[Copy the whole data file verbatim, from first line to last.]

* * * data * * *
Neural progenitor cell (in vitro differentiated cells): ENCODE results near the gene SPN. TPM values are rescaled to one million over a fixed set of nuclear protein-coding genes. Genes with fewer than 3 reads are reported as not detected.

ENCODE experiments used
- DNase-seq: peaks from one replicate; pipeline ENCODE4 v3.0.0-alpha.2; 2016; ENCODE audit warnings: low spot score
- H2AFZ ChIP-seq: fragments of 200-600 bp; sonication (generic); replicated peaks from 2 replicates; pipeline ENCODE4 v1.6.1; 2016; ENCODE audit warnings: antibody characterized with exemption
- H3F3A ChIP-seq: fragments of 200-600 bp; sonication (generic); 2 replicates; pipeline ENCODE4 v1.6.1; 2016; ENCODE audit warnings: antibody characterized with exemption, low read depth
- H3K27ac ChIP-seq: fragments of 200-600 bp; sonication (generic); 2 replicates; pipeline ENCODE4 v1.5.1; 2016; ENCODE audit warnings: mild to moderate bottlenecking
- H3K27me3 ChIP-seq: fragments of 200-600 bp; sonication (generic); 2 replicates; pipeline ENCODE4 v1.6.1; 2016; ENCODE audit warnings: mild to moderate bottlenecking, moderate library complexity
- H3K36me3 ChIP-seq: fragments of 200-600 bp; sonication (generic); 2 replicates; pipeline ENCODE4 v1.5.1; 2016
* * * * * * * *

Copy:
Neural progenitor cell (in vitro differentiated cells): ENCODE results near the gene SPN. TPM values are rescaled to one million over a fixed set of nuclear protein-coding genes. Genes with fewer than 3 reads are reported as not detected.

ENCODE experiments used
- DNase-seq: peaks from one replicate; pipeline ENCODE4 v3.0.0-alpha.2; 2016; ENCODE audit warnings: low spot score
- H2AFZ ChIP-seq: fragments of 200-600 bp; sonication (generic); replicated peaks from 2 replicates; pipeline ENCODE4 v1.6.1; 2016; ENCODE audit warnings: antibody characterized with exemption
- H3F3A ChIP-seq: fragments of 200-600 bp; sonication (generic); 2 replicates; pipeline ENCODE4 v1.6.1; 2016; ENCODE audit warnings: antibody characterized with exemption, low read depth
- H3K27ac ChIP-seq: fragments of 200-600 bp; sonication (generic); 2 replicates; pipeline ENCODE4 v1.5.1; 2016; ENCODE audit warnings: mild to moderate bottlenecking
- H3K27me3 ChIP-seq: fragments of 200-600 bp; sonication (generic); 2 replicates; pipeline ENCODE4 v1.6.1; 2016; ENCODE audit warnings: mild to moderate bottlenecking, moderate library complexity
- H3K36me3 ChIP-seq: fragments of 200-600 bp; sonication (generic); 2 replicates; pipeline ENCODE4 v1.5.1; 2016